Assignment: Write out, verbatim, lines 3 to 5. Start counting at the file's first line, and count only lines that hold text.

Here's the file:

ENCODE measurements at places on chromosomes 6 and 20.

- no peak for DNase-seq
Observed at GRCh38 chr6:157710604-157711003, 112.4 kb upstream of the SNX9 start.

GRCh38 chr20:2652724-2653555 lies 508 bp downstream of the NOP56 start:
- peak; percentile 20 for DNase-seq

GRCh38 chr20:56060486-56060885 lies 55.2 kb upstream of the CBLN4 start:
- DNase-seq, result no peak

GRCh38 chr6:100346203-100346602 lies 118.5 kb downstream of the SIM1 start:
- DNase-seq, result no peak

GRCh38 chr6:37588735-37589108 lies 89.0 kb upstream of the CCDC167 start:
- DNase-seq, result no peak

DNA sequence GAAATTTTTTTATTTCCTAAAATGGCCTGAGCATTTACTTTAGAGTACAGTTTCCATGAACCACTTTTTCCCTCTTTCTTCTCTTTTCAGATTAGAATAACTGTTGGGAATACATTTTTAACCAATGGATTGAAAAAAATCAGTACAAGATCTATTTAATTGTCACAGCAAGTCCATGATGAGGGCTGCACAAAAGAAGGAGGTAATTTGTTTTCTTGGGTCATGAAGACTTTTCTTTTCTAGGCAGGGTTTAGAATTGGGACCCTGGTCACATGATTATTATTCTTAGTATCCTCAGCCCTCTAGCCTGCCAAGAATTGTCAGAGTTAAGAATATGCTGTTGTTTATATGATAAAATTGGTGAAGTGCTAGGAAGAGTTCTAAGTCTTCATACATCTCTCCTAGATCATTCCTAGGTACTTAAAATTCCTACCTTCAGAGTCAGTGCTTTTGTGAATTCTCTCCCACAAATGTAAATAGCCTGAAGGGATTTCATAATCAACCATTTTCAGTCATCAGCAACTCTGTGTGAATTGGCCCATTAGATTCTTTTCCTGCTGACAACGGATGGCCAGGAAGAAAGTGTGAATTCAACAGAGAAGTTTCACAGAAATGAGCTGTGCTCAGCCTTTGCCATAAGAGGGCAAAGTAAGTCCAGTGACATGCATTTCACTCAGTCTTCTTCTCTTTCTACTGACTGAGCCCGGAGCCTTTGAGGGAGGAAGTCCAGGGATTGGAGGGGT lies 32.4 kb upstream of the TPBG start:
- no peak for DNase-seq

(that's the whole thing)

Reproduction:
Observed at GRCh38 chr6:157710604-157711003, 112.4 kb upstream of the SNX9 start.

GRCh38 chr20:2652724-2653555 lies 508 bp downstream of the NOP56 start:
- peak; percentile 20 for DNase-seq